Sunday, April 8, 2012
(1) Go to your local hardware store.
(2) Do not make eye contact with salesman.
(3) Buy large quantities of wood glue; do not discriminate between brands.
(4) Pay cash. Crisp bills only.
(5) Do not use coupons.
(6) Shove old ladies aside on your way out of store.
(7) Run directly home.
(8) Unplug phone and microwave.
Now you are set.
What? You want real instructions? Ok then, be that way:
(1) Choose record that seems it spent part of its life in a dust storm. Things that wood glue can help with are pops and clicks that are deep within the vortex of your record grooves.
(2) Put on turntable.
(3) Set the turntable to spin, but do not apply needle.
(4) Apply wood glue. Start from the center grooves making certain not to get any on the paper label. Work outwards using generous amount of glue. Do not get hypnotized by swirling white and black lines.
(5) Use a side of card stock paper, cardboard, or crappy album cover that you never want to see again, to smooth out glue to totally cover record.
(6) Power down your turntable and place record somewhere to dry for a few hours. Make sure to keep the record level while it dries. Under a ceiling fan has worked well for us.
(7) Determine if glue is dry. Clear glue = dry, white glue = wet. Fear the white glue.
(8) When glue is totally dry begin peeling up an edge of the glue - this can be tricky at first, but you'll get it. Once you get it going keep peeling. Try to peal the whole thing in one go; practice on an orange and try to get the entire rind of as one piece (ok, that wasn't a real instruction).
(9) Make sure record is clean from any remaining glue. You might need to use a cloth to remove any thin or cracked glue fragments.
Thanks to Joe's Record Paradise for posting this mesmerizing video of a demo of how it's done, including a before and after listen to the glued record. These VVers were convinced. At least we could try it on a 15 cent record to start with, in case of impending doom. Doom, however, has not ensued. So far, we have experimented on only three records with mixed results, none of doom however, and all records remain playable.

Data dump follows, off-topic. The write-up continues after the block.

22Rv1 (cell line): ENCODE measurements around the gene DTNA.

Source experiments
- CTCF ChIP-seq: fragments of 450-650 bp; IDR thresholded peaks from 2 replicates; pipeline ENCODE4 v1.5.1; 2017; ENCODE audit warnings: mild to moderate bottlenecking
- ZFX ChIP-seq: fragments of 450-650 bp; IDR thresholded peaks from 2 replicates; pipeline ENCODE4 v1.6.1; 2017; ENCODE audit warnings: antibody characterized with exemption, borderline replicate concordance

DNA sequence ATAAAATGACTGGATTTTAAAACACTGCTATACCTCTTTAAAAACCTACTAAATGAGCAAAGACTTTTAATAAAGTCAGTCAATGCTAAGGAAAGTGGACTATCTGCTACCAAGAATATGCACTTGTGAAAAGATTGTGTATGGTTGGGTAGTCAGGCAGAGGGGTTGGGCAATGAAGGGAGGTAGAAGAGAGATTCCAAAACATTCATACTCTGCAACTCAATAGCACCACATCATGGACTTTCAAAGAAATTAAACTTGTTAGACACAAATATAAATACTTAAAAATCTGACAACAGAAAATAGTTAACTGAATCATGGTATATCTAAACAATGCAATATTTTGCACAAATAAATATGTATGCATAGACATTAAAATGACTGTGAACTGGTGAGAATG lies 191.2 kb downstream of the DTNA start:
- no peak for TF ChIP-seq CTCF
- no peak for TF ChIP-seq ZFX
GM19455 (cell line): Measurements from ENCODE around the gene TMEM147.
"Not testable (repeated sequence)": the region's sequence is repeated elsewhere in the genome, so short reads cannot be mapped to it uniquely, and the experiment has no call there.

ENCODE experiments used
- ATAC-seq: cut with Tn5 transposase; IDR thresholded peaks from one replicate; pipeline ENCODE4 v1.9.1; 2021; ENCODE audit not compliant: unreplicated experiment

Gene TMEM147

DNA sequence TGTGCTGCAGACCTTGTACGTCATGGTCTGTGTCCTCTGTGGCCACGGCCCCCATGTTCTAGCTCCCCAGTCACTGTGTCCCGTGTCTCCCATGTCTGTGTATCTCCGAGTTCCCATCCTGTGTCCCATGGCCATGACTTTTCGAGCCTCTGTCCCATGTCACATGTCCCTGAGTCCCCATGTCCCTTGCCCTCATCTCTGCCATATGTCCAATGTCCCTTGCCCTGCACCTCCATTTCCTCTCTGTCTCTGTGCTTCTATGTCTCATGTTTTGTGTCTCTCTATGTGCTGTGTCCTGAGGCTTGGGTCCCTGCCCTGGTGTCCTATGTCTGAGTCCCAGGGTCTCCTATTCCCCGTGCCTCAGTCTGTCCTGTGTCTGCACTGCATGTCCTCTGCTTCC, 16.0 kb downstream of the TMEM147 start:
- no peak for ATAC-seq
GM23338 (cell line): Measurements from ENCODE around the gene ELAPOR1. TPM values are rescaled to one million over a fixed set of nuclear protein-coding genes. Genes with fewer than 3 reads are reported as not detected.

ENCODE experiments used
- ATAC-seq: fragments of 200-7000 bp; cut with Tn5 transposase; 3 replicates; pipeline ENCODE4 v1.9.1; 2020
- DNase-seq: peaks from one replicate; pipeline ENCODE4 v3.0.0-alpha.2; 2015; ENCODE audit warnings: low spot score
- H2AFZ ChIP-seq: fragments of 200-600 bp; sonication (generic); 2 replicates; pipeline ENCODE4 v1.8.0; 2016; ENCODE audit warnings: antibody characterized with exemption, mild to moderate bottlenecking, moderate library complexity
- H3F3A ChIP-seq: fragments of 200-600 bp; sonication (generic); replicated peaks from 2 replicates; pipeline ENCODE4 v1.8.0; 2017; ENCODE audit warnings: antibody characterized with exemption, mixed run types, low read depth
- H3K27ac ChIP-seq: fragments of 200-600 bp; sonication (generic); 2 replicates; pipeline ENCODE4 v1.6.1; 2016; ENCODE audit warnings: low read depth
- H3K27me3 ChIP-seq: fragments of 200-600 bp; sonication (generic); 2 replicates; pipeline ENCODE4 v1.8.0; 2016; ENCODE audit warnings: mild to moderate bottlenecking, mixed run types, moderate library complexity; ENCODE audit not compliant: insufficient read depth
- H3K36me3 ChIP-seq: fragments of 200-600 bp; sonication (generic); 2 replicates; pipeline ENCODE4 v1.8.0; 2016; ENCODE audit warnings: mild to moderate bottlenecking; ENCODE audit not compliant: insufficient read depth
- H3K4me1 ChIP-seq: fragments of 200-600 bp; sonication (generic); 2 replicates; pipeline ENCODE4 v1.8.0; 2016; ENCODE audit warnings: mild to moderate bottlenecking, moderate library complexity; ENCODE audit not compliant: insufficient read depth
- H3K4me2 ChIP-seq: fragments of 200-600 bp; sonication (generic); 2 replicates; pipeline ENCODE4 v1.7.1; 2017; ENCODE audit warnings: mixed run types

First trial: Fat Boys debut album. This thing was full of crackles and pops and some skippage. The result was definitely a more clean sound with only very minor white noise; skippage remained, but that was expected. "Human Beat Box" was unharmed and vastly improved.
Trial two: Queen II. As discussed in our blog for this album, found here; when played at high volumes, the sound just got fuzzed out. Maybe it could be from years of junk in the grooves (most likely not, but worth a try). Maybe some wood glue could help? It sounds a bit crisper now, but still doesn't hold up well on high volume. Could just be a poor fidelity slab. In this case the VVers are on the lookout for a nice remastered edition.
Ravi Shankar Improvisations has absolutely no sheen to it and no scratches. Give it a spin and it is full of hisses and pops. Wood glue result: nothing. Seems as if dull vinyl = poor quality vinyl. Sadness. Perhaps this one was made from recycled tires?
So we are batting .500 with the wood glue. I mean really, we have only tried three records; a pretty measly sample group. It did give positive results to the one album we knew it could fix - Fat Boys. Happy birthday.
It's fun to play with glue. Try it and see for yourself.